5 Use high quality ingredients

In most recipes, preparation of ingredients is the most important and time consuming part. Similarly, 60-90% of your effort should occur before the hydrologic model is run for the first time. It almost goes without saying that you would not want rotten and spoiled goods in your dish, but it is surprising how much bad data finds its way into attempted setup of models. Too often people do the modeling equivalent of making the dish, seeing if the result is bad and then trying to guess what ingredient had gone off.

6 Ingredient preparation determines the success of all that follows

I’ve heard people say “Garbage In, Garbage Out” to describe how bad input data will yield bad results. There is also a variant “Garbage In, Gospel Out” to show how much faith we have in model outputs. People also say that “75% of the effort in finishing your dissertation is getting, reformatting, and cleaning up data. About 20% of it is trying to get all your committee members in one room at the same time for your defense.” I am a firm believer that you should spend about twice as much time as you think you need checking all the input data and fixing those problems before going any further.

tom cookies

Eagerly awaiting the next batch out of the oven. I was likely in tears minutes later.

7 Be careful when using substitutions

Clearly, one would never substitute flour for sugar because both are fine white powders. But can sweetener be substituted for sugar? Artificial sweetener can be used in tea and coffee but not for baking. Many other metaphors abound; when can pork substitute for beef? Should diesel be substituted for gasoline (for explosions, perhaps, but not for car fuel)?

Some hydrologic substitutions are appropriate and others are not. Perhaps most importantly, the forcing data (e.g. rainfall) for model setup must be consistent with what is going to be used to drive the model in realtime. For example, you can’t have lots of missing data when you make a forecast. Similarly, weather forecasts or radar rainfall datasets may not have the same “normal” as was used to set up your hydrologic model. Even if these new rainfall fields are better representations of the true rainfall field than what was used to calibrate the hydrologic model, the hydrologic model may not appreciate this. There is a perennial debate among hydrologists about this issue (is it better to be “right” or “consistent”?). My opinion- forecasting may not the best time to try and teach the model a “hard lesson about reality” that it has not been prepared for.

8 Know your equipment, have the right tools

It is not necessary to understand a stove’s innards to cook on it, but it is clearly beneficial to understand in a general sense what all the controls are intended to do. This is even true for functions in which the default is commonly used. Software packages often have a zillion options and maybe you won’t use all of them, but invest some time to learn what they are trying to achieve (otherwise you might end up doing something by hand that could already be automated). For cooking, I am a very strong believer in thermometers because ovens are almost never at their advertised temperature. Would you have a chemistry lab without thermometers?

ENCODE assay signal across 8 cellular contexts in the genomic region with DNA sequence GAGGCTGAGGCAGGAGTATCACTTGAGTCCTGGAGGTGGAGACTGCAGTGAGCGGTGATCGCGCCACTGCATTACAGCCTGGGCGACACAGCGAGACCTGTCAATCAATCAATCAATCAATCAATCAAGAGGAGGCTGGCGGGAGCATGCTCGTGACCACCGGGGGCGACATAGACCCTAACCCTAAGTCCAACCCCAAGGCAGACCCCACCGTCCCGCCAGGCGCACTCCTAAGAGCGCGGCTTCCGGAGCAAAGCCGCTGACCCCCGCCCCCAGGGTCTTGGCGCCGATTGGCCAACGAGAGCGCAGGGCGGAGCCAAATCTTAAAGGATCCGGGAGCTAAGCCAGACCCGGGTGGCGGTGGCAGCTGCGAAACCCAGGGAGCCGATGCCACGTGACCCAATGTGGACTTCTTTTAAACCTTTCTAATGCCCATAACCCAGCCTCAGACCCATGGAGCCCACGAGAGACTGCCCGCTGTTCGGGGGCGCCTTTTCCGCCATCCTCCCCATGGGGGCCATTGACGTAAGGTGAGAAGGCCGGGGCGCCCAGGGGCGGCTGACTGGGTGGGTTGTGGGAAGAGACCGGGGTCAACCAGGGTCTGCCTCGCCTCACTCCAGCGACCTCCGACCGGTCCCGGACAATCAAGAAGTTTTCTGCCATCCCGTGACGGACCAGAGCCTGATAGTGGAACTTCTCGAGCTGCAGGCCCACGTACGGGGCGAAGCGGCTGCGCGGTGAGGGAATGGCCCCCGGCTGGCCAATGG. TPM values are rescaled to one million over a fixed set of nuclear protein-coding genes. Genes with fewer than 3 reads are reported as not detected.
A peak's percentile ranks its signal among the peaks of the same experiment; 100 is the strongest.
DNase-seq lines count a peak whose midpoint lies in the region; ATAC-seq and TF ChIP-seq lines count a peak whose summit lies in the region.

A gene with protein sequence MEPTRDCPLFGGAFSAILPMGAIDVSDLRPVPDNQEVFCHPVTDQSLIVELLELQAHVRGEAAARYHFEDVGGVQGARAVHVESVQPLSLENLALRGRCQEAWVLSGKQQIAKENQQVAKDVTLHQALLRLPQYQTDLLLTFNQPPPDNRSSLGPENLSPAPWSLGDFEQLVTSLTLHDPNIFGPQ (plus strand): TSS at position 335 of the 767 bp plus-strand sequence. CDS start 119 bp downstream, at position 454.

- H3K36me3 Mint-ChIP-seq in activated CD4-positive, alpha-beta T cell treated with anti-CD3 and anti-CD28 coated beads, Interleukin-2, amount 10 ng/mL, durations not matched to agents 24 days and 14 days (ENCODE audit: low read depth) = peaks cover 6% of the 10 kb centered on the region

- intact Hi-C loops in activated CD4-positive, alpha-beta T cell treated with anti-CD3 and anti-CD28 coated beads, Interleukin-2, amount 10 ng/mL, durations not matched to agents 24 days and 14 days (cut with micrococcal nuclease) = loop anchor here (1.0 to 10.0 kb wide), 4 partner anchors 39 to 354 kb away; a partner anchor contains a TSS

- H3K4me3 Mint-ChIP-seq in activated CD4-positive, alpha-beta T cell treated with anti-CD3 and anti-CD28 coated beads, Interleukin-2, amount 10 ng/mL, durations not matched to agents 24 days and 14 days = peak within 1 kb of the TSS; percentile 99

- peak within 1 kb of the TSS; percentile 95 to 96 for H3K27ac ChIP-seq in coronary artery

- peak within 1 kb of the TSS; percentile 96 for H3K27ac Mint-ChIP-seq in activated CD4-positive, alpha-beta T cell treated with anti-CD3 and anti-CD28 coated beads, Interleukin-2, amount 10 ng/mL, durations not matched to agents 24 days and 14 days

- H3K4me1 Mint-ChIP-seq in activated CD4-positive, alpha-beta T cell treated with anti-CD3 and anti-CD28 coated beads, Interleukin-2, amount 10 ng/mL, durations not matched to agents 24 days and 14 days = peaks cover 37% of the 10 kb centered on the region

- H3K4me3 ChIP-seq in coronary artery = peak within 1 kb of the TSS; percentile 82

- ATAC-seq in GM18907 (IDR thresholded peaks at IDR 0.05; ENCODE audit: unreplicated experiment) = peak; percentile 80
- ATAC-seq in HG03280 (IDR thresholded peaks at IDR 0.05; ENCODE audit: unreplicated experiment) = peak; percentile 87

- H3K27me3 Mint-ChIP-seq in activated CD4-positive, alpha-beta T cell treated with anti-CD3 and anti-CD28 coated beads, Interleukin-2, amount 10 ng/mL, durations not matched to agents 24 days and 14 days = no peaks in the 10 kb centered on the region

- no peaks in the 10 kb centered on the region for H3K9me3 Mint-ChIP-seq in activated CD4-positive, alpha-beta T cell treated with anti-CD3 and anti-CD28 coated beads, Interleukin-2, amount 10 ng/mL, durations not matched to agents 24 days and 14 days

9 Master the way things should be done before experimenting

It is common for hydrologists to develop their own style when setting up models, perhaps using a series of steps they prefer to go through or set of diagnostics they like to calculate. However, it is best achieve a mastery of the basics before going off and developing new ways of doing things. Learn what good scrambled eggs taste like before charging off with your own technique or falling into a default routine.

2012-08-22 22.30.40mars

A deep fried Mars bar I had in Scotland. A local delicacy, it tastes about the same as it looks.

10 Balance taste with presentation

Diners partly judge a meal based on first impressions. These impressions include presentation, aroma and the initial taste. A poor first impression can be enough to completely turn a diner off a dish. At the same time, cooks can resort to any number of tricks to make a dish appealing, such as serving small portions of off-cuts, ornately decorated with tweezed sprouts. Packing a dish with salt and butter improves the taste but makes it unhealthy. Furthermore, why call a dish “Fingerling mousseline with celery shavings, infused with a sherry-mustard vinaigrette and an emulsion de oeuf and huile de cuisson” when it is only potato salad?

Finally, do not be mystified by hydrologic models or mesmerized by technology. Start simple and build complexity as needed. Use plain language to describe products and forecasting procedures. This will help with transparency and confidence building, assisting the user in making healthy decisions to their long-term benefit. Experiment and be daring but also recognize that unfortunately some customers will pounce on imperfections in early products. Resist the temptation to oversell the quality of something, but instead find a group of users eager to try out new things and who will give constructive feedback.

1 comment:

  1. Tom, great post! Especially #7, a step nearly all real time modeling/forecasting fails (except my old Surface Water Monitor, which was explicitly designed to maintain consistency. But there are reasons why that's difficult, some not easy to resolve.

    Anyway, keep it up! -A. Wood